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In a news article released yesterday, Wizards of the Coast announced changes to their Friday Night Magic promotional card program, ditching their current, long-running tradition of foil, alternate-art Magic: The Gathering cards from recent Standard sets in favor of foil, double-sided tokens. The Magic: The Gathering community overwhelmingly gave negative feedback to this decision, and in a new article from Daily MTG Editor-in-Chief Blake Rasmussen, the company elaborated more on its decision.

In his article, Rasmessen stressed that despite anecdotes and feedback from players and employees of local game stores, data exists which shows that having relevant, playable Friday Night Magic promos has not affected attendance of said events. He also restated Wizards of the Coast’s commitment to creating a more diverse environment for players new to Magic: The Gathering, and that in order to do so – Friday Night Magic would be re-imagined as a format more welcoming to newer, casual Magic: The Gathering players.

In addition to this article, Rasmussen is – at the time of writing this article – responding to concerns and criticisms on his Twitter feed, echoing the sentiments expressed above.

The communities response to this follow-up article is much the same as it was with yesterdays, with many enfranchised players and community representatives worrying that this move will only alienate an already discontent player base.

Quick Take


Wizards of the Coast really needs to improve their ability to communicate with the player base, because this isn’t the first time they’ve written one article and then had to immediately follow up with another article explaining their intentions.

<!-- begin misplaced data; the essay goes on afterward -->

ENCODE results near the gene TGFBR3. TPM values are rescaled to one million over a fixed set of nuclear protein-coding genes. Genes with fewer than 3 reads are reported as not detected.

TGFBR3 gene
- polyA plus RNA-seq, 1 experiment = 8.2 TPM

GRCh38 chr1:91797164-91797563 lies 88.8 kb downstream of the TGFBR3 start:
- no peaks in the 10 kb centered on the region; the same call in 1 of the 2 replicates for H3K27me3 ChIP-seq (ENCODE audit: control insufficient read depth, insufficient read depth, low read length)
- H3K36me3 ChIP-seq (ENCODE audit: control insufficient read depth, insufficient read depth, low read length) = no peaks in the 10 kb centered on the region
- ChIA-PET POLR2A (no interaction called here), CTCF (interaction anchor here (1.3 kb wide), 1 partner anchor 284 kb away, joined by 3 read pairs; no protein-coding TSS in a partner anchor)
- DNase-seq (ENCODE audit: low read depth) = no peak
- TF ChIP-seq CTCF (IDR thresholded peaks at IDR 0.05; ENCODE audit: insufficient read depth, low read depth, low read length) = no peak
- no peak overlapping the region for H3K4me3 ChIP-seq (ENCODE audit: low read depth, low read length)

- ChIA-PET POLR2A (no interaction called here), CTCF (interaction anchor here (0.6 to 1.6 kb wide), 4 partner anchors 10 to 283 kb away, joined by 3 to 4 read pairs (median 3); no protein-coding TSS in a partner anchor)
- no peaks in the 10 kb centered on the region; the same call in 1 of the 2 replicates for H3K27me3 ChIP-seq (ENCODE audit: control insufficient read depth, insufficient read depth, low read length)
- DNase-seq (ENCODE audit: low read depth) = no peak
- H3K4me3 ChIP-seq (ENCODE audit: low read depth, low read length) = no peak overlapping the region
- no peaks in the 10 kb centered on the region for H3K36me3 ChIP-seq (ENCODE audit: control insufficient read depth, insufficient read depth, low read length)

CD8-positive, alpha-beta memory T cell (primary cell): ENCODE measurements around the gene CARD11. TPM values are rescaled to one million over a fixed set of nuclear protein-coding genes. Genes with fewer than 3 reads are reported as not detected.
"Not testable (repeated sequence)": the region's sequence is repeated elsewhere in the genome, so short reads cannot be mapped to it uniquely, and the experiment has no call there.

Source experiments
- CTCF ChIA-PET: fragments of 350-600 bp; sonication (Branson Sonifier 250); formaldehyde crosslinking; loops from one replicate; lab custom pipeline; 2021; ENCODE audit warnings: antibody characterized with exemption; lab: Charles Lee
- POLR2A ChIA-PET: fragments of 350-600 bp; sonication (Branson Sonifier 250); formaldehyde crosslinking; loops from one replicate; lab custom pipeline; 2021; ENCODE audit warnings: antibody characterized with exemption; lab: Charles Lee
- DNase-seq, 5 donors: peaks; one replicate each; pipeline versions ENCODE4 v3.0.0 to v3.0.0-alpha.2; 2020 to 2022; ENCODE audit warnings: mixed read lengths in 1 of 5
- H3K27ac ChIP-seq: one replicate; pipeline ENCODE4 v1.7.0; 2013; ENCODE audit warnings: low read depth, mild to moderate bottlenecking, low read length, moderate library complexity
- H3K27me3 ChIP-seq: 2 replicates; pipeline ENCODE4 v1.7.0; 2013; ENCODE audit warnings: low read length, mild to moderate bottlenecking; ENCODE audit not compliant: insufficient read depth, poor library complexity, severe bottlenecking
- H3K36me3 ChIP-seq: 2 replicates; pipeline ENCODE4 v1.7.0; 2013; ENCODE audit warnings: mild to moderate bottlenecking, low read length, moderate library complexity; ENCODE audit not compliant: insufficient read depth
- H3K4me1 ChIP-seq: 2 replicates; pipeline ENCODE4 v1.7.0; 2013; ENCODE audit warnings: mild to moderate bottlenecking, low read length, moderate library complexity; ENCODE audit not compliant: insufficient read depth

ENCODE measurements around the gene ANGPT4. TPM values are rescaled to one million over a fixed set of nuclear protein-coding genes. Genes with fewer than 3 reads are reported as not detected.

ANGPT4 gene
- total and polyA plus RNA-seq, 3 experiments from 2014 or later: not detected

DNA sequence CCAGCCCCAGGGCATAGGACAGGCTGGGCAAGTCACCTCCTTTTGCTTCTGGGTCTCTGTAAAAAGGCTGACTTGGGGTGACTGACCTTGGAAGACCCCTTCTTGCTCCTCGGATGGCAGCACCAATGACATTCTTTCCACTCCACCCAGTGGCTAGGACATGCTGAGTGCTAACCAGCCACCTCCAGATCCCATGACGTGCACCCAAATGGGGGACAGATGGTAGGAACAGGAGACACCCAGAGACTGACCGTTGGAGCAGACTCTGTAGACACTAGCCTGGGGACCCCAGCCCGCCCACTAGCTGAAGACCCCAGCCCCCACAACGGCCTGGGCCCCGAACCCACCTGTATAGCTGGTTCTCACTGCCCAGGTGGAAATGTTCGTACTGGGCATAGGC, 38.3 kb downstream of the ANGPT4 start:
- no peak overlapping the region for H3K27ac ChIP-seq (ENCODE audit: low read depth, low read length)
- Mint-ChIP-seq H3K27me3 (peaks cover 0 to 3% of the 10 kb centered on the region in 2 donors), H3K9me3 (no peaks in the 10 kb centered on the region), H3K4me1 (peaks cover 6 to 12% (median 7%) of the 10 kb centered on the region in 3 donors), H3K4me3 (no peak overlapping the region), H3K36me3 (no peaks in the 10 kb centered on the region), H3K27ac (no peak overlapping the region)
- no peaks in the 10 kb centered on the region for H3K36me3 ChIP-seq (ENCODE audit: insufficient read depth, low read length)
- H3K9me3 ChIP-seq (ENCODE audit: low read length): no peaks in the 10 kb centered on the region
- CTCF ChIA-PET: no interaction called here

I really don’t appreciate the implications Rasmussen gives in his article that if I want to play competitively, I should play in Standard Showdown rather than Friday Night Magic, which typically varies in format from store to store. Standard has been an absolutely hot mess ever since Kaladesh came out and it doesn’t interest me or much of the competitive playerbase. I don’t want to be pigeonholed into playing Standard if I want to play competitively – especially as the rewards structure for Standard Showdown is geared primarily towards bringing newer players in.

Additionally, if data exists that shows the feedback players have given to this change is misguided, then Wizards of the Coast needs to show that data (or at the least how they collected that data) instead of only giving their interpretations; it goes against their recent pledge to greater transparency to do otherwise.

What are your thoughts on this follow-up from Wizards of the Coast? Let us know in the comment section below.


Brandon Bobal

Partner Manager

Brandon writes articles with focuses on video and board games, and Magic: The Gathering. When he isn't doing research for his weekly Magic: The Gathering column, he can be found enjoying the outdoors.


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